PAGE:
100 years of tear gas – 29 April

100 years of tear gas: militarisation, protests and the legacies of war – panel discussion

Birmingham City University, Birmingham Centre for Media and Cultural Research

Wednesday, 29 April 2015 from 4pm-6pm

This panel will bring together academics, activists and experts to discuss the military, policing, legal, commercial and medical aspects of tear gas, both in historic and more contemporary contexts. First used in 1914, tear gas is a legacy of WWI, developed as a chemical weapon for military use, then misleadingly rebranded as a “non-lethal” weapon used to repress social protests around the world.

We will also explore how citizens have developed DIY gas mask instructions and home remedies, circulated transnationally in print and online, allowing for new kinds of ad-hoc “amateur practices” to emerge (i.e citizen journalists, citizen scientists, citizen lawyers).

Moderator: Dr. Dima Saber, Birmingham Centre for Media and Cultural Research, Birmingham City University

Panelists:

  • Neil CorneyOmega Research Foundation
    Neil researches and writes on a wide variety of military, security and police issues, including the testing and trade of ‘less lethal’ weapons, and the human rights and health implications of their use.
  • John HorneUniversity of Birmingham / Tear Gas Research Connection
    John is a PhD student researching representations of state violence in contemporary visual culture. He is a member of Bahrain Watch and works with Anna as co-coordinator of the Connecting Tear Gas Research initiative.
  • Ala’a ShehabiBahrain Watch.
    Ala’a is an academic and activist who has been a firsthand witness to the often deadly use of tear gas in Bahrain to repress the pro-democracy movement. With Bahrain Watch she’s also worked to document its misue and campaigned to prevent further exports of tear gas to Bahrain.

Who should attend
Academics, activists, experts, students and professionals interested in exploring issues around social activism, tear gas production and use around the world and media for social change. This event is organised as part of the AHRC funded WW1 Engagement Centre Voices of War & Peace and the Connecting Tear Gas Research initiative and is hosted by the Birmingham Centre for Media and Cultural Research at Birmingham City University.

Register for free on the Eventbrite page.

For more details contact Dima Saber on 0121 3317280 or @dimalb

Europe Day – 5 May 2015

The Library of Birmingham, Broad Street, B1 2ND.
11.00 AM – 4:00 PM

The Europe Direct Information Centre Birmingham in partnership with The Library of Birmingham would like to invite you to Europe Day on 5th May 2015.

Europe Day commemorates 9 May 1950, when the then French Foreign Minister Robert Schuman presented his proposal on the creation of an organised Europe, to help maintain peaceful relations between European countries. This proposal, known as the ‘Schuman declaration’, is considered to be the act that created what is now the European Union.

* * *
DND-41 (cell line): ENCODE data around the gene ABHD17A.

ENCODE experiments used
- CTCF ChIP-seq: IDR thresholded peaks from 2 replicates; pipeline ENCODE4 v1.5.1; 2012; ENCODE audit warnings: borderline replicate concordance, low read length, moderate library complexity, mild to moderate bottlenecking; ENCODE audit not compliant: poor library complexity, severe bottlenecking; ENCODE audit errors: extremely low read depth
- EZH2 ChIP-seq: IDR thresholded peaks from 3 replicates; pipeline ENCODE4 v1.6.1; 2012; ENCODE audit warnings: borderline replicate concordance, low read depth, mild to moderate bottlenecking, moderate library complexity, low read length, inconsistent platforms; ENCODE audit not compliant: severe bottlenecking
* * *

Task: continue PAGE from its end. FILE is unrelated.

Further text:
Aimed at citizens and businesses within the Midlands, this event will showcase how best to access support and advice on European matters.

Click the flyer below for more information.

Europe Dayv9

CEBE Research Seminar – 30 April

Thursday 30 April, 1pm-2pm, MP203, Millennium Point, City Centre Campus

Science, Technology and the Software Industry in India – History & Progress

With Professor Mathai Joseph, Head, Persistent Computing Institute, Pune, India

Since independence, India has had a long history of governments attempting to guide the development of technology and industry. This originated from a combination of several factors: the colonial heritage which endowed the bureaucracy with powers to control the growth of industry, socialism and centralised planning, and the belief that its leaders were wise enough to know what is best for the country. Computing was subject to the same controls, especially because there was an assumption that the spread of computing would displace jobs, rather than create employment.

Technology has its own imperatives and it is not possible to stop it moving ahead. From the 1960s to the 1990s, India was a trivially small player in computing in global terms. Moreover, governments are not best equipped to decide on the ‘right’ technology for a fast-moving industry like computing or how computers should be used in organizations.  Yet successive governments insisted on deciding on the technology to be used, the kind of computers organizations should have and how they should be used. Hitching the acquisition and use of computers to poorly conceived decisions about technological choice can help neither industry nor its users. The major changes in computing technology in the 1980s and the rapidly lowering cost of computing and communication made controls impossible to enforce. The software services industry started to grow from the 1990s and today computing is seen as one of the major successes of the Indian economy.

In this talk, Mathai will cover some of the background in which computing grew in India, highlighting the factors that led to the success of the software services industry and how this happened largely independently of the policies of the government. Today, computing has entered almost every part of life in India, urban and rural, and has helped to create millions of jobs. Yet computer science, like other sciences in India, has not grown and shown the same kind of achievements. The talk will be interspersed with his personal experiences from the 1960s to the present.